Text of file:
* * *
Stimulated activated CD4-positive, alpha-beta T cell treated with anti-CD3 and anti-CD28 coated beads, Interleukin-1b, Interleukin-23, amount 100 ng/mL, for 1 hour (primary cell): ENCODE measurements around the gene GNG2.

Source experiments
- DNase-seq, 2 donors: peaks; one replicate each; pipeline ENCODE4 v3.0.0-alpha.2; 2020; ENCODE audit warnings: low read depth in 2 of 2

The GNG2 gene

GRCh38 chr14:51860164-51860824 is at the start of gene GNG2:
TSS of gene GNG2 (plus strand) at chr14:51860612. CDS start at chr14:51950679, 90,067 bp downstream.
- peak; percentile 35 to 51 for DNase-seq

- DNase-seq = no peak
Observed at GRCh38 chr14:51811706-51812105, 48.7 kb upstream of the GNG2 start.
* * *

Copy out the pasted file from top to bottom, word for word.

Stimulated activated CD4-positive, alpha-beta T cell treated with anti-CD3 and anti-CD28 coated beads, Interleukin-1b, Interleukin-23, amount 100 ng/mL, for 1 hour (primary cell): ENCODE measurements around the gene GNG2.

Source experiments
- DNase-seq, 2 donors: peaks; one replicate each; pipeline ENCODE4 v3.0.0-alpha.2; 2020; ENCODE audit warnings: low read depth in 2 of 2

The GNG2 gene

GRCh38 chr14:51860164-51860824 is at the start of gene GNG2:
TSS of gene GNG2 (plus strand) at chr14:51860612. CDS start at chr14:51950679, 90,067 bp downstream.
- peak; percentile 35 to 51 for DNase-seq

- DNase-seq = no peak
Observed at GRCh38 chr14:51811706-51812105, 48.7 kb upstream of the GNG2 start.